Schematic of Input circuit in 3 Ch Recto.
(Note: The 2.2M load resistor is in parallel to the voicing circuit and gain pot, which are serial to each other. This has some major ramifications regarding anode resistor values, as the output impedance of V1 will change when the resistor is changed. When my health improves a little, I will update this article with graphs and more information.)
Nov. 2016: While the objective facts of this article are good, one thing I didn’t address was the harmonic distortion content and I think my initial assessment about the early distortion was wrong. I absolutely do not recommend this as an improvement to the dirty channels.
As the resistance goes lower, the harmonic distortion increases. This isn’t clipping, but non-linear tears in the waveform. If the resistance is lowered to 150k or 100k, it would go a long way toward adding character to the clean channel. After tests and simulations, I don’t think it will have a major impact on the dirty channels, aside from a further decrease in clarity when the gain control is past 2:00.
As far as the fizzy nature of some of the 3 Channel Rectos, V2b has the biggest impact on it in the preamp and the power supply filtering is another source. You can test the latter by beginning at Silicon/Bold power options and working down to Tube/Spongy. As the power decreases, clarity decreases from the midrange and the harmonic overtones increase.
So, this article represents a good idea for improving Channel 1, but other assertions I drew were incorrect. I apologize. I’m leaving the article up for critique and transparency.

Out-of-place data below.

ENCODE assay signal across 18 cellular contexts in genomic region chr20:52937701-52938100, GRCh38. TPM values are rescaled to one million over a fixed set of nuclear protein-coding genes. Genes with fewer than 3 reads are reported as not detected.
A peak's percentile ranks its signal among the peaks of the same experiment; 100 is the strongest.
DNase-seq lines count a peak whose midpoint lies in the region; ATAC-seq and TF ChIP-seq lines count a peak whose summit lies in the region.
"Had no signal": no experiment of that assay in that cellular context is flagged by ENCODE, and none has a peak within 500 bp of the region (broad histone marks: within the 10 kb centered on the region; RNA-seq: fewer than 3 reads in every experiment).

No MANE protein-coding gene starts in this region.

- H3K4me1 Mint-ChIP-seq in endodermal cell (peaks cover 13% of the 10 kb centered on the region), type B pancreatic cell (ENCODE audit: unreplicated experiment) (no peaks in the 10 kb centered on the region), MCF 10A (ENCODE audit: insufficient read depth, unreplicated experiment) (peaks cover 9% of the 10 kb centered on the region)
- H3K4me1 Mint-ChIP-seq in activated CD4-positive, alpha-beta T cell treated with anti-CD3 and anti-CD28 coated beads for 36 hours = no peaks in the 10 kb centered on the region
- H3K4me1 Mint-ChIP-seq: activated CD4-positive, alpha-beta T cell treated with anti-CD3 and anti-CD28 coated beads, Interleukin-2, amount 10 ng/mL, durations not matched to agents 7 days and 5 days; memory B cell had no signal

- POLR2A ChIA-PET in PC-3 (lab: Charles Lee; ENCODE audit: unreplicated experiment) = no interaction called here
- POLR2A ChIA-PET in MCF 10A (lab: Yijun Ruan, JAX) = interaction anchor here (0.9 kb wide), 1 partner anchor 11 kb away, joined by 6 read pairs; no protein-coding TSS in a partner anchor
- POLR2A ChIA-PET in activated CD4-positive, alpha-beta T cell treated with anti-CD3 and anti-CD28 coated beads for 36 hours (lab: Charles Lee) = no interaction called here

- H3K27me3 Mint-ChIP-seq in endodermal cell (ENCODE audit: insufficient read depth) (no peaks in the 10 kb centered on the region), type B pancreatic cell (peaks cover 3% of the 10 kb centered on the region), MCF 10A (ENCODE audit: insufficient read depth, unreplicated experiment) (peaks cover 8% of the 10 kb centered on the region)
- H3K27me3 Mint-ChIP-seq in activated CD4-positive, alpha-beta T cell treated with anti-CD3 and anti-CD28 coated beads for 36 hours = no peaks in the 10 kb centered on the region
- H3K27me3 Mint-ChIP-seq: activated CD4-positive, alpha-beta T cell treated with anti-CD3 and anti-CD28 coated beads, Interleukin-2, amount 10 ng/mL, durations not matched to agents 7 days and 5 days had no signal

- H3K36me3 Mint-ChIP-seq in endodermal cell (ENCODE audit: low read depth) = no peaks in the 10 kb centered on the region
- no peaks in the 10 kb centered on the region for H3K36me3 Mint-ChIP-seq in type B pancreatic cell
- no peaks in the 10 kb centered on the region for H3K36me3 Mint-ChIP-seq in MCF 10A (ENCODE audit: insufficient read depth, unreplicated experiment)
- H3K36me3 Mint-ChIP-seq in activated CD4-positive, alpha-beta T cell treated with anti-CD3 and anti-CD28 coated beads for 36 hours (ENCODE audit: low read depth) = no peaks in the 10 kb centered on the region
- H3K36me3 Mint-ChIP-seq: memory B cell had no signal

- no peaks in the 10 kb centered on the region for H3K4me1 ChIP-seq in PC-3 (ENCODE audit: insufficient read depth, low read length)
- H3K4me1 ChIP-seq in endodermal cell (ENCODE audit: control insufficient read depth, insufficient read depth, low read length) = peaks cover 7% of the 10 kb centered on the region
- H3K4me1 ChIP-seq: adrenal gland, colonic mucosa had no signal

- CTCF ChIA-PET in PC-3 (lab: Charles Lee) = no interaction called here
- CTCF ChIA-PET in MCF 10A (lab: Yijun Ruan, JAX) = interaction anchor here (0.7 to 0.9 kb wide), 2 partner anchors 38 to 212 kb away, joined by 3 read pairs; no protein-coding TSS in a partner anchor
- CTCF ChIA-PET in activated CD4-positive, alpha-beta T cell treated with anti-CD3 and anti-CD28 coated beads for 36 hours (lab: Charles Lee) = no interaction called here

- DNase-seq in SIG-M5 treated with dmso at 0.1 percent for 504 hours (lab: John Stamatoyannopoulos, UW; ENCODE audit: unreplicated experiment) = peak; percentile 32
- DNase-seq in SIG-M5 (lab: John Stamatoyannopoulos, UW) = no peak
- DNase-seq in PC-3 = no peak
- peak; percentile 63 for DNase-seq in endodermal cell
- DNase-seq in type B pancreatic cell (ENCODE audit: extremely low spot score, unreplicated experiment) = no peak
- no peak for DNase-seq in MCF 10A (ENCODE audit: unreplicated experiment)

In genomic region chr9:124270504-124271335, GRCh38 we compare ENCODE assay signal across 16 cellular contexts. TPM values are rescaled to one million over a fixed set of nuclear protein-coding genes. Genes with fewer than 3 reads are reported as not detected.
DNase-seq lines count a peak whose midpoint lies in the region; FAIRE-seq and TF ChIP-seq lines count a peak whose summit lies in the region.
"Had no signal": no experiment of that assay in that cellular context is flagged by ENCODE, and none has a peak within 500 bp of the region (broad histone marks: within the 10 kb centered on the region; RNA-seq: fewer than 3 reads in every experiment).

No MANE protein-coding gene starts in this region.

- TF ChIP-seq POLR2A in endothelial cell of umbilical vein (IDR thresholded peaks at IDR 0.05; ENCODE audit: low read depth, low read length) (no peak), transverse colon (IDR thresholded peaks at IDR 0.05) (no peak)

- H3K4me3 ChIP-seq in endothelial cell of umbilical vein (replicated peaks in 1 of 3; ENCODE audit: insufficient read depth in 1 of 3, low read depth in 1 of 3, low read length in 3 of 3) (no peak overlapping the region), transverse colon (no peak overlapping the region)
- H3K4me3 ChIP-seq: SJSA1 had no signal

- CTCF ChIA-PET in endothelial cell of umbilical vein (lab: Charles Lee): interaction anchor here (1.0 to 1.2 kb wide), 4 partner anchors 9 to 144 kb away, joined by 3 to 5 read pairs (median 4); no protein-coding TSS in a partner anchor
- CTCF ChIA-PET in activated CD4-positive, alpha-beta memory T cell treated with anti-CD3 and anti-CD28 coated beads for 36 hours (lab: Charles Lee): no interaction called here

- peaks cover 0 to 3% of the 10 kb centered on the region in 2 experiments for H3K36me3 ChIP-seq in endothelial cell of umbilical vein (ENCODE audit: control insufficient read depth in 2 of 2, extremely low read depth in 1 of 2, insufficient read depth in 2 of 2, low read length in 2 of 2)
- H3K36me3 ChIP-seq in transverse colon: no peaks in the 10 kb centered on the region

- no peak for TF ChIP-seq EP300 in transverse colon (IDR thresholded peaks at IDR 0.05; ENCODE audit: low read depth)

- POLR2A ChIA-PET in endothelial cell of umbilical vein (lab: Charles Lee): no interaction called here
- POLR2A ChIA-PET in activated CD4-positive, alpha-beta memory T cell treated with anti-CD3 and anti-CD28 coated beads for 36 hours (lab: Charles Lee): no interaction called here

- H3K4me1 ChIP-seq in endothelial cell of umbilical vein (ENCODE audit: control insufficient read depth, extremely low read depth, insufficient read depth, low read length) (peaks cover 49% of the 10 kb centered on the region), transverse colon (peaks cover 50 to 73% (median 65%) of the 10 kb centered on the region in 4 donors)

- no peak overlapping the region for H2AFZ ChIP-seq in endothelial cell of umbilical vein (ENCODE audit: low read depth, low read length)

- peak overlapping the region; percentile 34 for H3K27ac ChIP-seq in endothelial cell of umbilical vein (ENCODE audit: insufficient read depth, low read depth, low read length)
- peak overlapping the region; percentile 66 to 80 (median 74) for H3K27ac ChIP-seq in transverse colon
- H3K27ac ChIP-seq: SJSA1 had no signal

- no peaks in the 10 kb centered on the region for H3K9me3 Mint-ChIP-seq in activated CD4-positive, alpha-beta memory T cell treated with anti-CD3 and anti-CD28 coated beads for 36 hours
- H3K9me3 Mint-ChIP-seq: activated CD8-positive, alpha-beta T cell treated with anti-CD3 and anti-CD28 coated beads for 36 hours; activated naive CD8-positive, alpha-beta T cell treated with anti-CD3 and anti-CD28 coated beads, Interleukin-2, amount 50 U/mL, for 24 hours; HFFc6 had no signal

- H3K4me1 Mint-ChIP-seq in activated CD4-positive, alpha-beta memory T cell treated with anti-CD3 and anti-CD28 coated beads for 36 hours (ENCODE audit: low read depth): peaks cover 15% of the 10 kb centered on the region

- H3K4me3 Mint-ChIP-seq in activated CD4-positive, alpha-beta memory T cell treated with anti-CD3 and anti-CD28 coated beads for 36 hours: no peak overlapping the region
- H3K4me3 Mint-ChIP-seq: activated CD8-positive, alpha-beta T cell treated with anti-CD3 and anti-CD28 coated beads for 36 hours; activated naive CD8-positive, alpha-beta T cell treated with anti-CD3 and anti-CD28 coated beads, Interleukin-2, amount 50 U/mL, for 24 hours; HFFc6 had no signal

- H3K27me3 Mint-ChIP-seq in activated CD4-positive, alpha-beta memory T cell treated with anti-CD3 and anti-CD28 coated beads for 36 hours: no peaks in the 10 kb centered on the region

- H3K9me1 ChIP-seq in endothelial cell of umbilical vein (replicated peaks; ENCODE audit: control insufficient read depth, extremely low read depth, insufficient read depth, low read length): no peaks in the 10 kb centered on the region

Some owners or users of Mesa Dual and Triple Rectifiers make complaints about the harshness of the clipping at higher settings on the gain control. The opinion is that getting super-sustained sound is hindered by grinding distortion (which for me is part of the draw). Some users also complain about the clean channel not being clean enough.
There is a way to affect both of these issues with the change of a single resistor. The input stage has a 220k resistor on the anode. Compared to a 100k resistor found in most vintage amps, 220k presents an increase in voltage gain, while reducing harmonic distortion. This mod reduces the value of the resistor to 150k.
Almost all iterations of the Pre-Reborn Dual Rectifier and Triple Rectifier have the same input stage, with one main difference. Early 2 Channel versions do not have the 100 ohm cathode bypass limiting resistor, which is present in the 3 Channel version. Later 2 Channels have LDRs with resistance at about 100 ohms, which is essentially the same thing as the resistor being present in the 3 Channel version. The following content applies to any Rectifier with LDRs or resistors from the cathode bypass cap to ground.